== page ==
Bangui: The worst violence to hit Central African Republic's capital in a year further deteriorated as more than 500 inmates escaped from a prison and militia fighters looted the offices of international aid organizations, officials said.
The death toll from several days of clashes reached 42 including a teenage boy who was decapitated.
The unrest erupted as transitional President Catherine Samba-Panza was in New York at the UN General Assembly, sparked by the death of a Muslim man whose body was left near a mosque. Muslim militants then attacked a Christian neighborhood with weekend clashes leaving several dozen people dead.
Amnesty International, which has documented the human rights abuses since the conflict first erupted in early 2013 with the overthrow of the president of a decade, said the latest violence had shattered the peace in Central African Republic.
Sectarian violence had ebbed in recent months with the arrival of a UN peacekeeping force and after tens of thousands of Muslims fled the country for their lives, leaving behind a clear Christian majority in Bangui.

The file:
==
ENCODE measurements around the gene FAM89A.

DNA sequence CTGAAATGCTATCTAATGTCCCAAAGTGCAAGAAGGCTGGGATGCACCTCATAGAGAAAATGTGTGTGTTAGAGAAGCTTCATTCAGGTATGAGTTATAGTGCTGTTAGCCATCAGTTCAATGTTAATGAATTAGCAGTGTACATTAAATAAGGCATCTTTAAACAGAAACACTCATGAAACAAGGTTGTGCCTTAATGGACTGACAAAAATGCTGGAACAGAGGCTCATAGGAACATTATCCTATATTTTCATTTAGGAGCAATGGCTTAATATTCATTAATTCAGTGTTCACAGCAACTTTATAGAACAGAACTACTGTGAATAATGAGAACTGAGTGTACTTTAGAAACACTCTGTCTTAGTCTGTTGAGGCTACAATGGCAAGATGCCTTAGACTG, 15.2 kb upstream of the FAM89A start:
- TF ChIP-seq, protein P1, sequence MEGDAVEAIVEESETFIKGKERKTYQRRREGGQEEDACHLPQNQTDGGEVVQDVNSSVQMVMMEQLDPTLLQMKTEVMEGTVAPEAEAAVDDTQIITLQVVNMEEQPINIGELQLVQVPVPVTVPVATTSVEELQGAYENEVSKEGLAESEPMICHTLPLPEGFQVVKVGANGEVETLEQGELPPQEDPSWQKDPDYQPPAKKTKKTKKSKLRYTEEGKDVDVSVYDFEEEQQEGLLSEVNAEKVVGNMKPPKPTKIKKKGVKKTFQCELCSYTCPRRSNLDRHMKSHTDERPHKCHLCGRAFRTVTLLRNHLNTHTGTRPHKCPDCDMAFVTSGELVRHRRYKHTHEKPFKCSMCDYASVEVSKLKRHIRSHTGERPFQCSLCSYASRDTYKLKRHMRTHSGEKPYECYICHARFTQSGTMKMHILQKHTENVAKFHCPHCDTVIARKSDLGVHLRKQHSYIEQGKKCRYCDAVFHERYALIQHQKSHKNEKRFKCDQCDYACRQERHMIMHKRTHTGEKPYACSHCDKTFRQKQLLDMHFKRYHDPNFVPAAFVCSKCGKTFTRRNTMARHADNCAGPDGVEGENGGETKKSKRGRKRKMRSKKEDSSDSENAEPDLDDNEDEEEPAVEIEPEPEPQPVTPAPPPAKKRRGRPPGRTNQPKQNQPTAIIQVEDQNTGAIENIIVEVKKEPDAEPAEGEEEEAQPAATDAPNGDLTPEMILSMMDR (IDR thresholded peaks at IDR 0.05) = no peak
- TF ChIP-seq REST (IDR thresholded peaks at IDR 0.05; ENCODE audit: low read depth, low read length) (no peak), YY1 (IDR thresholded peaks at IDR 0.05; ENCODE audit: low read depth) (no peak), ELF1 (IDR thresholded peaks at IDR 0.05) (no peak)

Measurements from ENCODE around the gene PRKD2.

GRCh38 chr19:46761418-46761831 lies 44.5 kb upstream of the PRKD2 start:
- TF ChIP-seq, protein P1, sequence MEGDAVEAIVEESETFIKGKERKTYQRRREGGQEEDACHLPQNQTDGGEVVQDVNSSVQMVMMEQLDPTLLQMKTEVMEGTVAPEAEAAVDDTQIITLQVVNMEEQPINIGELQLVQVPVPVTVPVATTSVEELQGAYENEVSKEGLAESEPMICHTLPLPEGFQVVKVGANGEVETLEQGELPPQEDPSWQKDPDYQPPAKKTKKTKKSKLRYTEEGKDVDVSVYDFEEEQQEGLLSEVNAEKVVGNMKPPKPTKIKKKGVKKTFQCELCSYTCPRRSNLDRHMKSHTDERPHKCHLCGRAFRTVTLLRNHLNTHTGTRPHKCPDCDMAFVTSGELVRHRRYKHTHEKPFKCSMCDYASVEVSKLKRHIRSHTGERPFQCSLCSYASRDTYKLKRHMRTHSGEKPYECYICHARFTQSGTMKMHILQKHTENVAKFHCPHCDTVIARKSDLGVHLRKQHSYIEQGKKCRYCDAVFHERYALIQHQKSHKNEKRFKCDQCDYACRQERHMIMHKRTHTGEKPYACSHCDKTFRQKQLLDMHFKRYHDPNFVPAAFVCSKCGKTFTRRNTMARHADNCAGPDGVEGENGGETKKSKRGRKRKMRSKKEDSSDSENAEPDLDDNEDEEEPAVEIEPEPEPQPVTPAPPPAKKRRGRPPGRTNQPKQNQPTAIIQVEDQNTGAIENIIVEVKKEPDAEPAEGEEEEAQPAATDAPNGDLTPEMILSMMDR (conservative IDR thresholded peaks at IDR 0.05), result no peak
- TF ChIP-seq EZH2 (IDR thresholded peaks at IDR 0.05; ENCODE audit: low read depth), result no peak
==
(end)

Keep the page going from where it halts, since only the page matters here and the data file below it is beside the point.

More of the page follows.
"The deadly violence in the capital illustrates that CAR remains in a very fragile state and that immediate action must be taken to enhance the capacity of UN peacekeepers to detect and respond effectively to such incidents before escalation of attacks on civilians," said Alioune Tine, Amnesty International regional director for West and Central Africa.
The jailbreak at Ngaragba took place late yesterday, according to people who saw the men fleeing and spoke on condition of anonymity for fear of reprisals. The escape also was confirmed by head clerk Thierry Ngoalessio at Bangui's court.
Earlier in the day, a group of protesters met in downtown Bangui in an effort to march on the presidential palace. At least six people died when the group was fired upon and protesters blamed peacekeepers for shooting into the crowd to disperse the demonstration, said Christophe Gazam-Betty, a former communications minister.